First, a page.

The Mexican and US ruling class and the trade unions are ramping up their physical intimidation and reprisals against the workers in Matamoros, Mexico, whose rebellion against the trade unions and sweatshop conditions has sparked an ongoing strike wave across the country.
On Thursday morning, the same workers at the Fisher Dynamics auto-parts plant in Matamoros who sent a video supporting the February 9 demonstration in Detroit against plant closings announced by GM in the United States and Canada, told the WSWS Autoworker Newsletter that union thugs had attacked their picket line.
“They went to the plant at 2 a.m. We made a wall of workers to prevent anyone of the first shift from entering, to stop production as an action to put pressure. But those from the union pushed our fellow workers” in an effort to break the picket, one of the Fisher workers said. Another worker added, “They were people sent from Jesús Mendoza, the leader of the union. They do it to scare us.”
Later in the afternoon, one of the Fisher Dynamics workers cheerfully reported that the company had agreed to their demands, a 20 percent raise and a bonus of 32.000 pesos ($1,700), which workers have called the “20-32.” Nonetheless, workers are returning to work wary that the companies and the unions are intensifying the repression and reprisals across the city, with more than 1,500 layoffs since the strikes began last month.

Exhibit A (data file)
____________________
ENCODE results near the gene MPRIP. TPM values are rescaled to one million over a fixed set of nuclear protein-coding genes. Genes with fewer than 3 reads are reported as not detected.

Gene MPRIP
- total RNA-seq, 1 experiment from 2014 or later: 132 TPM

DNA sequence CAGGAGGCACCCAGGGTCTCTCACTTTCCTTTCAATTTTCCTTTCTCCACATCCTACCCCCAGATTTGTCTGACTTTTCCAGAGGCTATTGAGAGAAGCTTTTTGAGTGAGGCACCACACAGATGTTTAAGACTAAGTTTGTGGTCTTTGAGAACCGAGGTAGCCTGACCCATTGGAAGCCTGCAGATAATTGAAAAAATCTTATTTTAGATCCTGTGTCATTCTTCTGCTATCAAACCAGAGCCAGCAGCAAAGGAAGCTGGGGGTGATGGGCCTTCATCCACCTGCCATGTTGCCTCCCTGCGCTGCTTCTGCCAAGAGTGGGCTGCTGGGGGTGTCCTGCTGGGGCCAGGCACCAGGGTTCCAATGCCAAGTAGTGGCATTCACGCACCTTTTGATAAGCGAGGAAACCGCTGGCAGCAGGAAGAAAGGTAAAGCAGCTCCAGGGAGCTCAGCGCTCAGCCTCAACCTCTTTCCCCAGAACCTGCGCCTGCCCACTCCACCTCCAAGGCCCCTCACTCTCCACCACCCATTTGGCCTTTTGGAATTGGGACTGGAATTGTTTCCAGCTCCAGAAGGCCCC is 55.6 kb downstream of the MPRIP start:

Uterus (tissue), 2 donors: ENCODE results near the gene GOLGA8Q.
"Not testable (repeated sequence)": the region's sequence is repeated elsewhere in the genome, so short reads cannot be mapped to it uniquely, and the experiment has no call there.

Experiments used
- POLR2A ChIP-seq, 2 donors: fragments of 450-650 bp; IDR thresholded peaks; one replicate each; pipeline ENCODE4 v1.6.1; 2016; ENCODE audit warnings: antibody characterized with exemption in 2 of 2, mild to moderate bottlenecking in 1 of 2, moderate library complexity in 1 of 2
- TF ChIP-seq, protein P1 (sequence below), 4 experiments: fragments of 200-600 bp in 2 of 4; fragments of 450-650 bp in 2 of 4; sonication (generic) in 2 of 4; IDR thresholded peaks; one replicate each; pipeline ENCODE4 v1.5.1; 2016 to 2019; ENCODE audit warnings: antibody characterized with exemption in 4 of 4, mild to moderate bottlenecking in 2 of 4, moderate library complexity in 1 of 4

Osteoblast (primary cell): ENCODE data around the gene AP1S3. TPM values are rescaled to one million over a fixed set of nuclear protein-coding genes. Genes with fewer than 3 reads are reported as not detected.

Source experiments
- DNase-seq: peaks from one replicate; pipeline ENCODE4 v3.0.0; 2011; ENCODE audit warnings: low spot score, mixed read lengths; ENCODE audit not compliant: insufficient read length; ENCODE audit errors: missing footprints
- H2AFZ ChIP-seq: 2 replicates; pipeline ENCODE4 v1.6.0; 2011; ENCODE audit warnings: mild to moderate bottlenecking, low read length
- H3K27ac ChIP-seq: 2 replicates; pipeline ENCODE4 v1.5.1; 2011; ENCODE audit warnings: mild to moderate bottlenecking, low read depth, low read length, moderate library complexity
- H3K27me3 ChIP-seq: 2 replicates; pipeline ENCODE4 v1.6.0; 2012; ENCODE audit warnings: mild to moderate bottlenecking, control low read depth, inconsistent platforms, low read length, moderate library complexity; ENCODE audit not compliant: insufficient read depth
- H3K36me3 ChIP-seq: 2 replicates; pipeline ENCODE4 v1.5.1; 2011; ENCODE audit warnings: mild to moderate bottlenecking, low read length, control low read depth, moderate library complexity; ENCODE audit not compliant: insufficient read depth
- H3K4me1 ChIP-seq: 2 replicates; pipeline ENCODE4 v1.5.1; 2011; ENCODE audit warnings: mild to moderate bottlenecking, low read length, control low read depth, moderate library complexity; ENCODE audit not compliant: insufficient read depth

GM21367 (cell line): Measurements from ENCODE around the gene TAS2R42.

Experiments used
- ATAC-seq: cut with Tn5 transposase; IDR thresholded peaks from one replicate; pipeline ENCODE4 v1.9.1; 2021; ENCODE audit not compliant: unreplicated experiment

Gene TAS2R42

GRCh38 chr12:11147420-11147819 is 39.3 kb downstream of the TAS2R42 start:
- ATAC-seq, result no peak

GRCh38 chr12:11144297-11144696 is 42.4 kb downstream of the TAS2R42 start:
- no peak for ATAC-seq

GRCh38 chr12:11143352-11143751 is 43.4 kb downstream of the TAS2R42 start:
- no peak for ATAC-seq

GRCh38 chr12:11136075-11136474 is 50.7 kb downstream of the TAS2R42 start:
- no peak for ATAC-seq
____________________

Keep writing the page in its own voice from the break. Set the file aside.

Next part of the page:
Michael Fisher, the CEO of St. Clair Shores, Michigan-based Fisher Dynamics, was reached by the WSWS and questioned about the strike. He refused to comment on the strike and claimed that he was not aware of any physical attack on striking workers by thugs. "Yes, I am aware of the strike," he said, "But I am not interested in commenting on it," he told the reporter before hanging up.
The Socialist Equality Party (US) condemns these attacks against one of the most exploited sectors of the international working class and calls on workers across the United States, Canada and internationally to mobilize in their defense. As the appeal from Matamoros workers to their international brothers and sisters signified: “An injury to one is an injury to all!”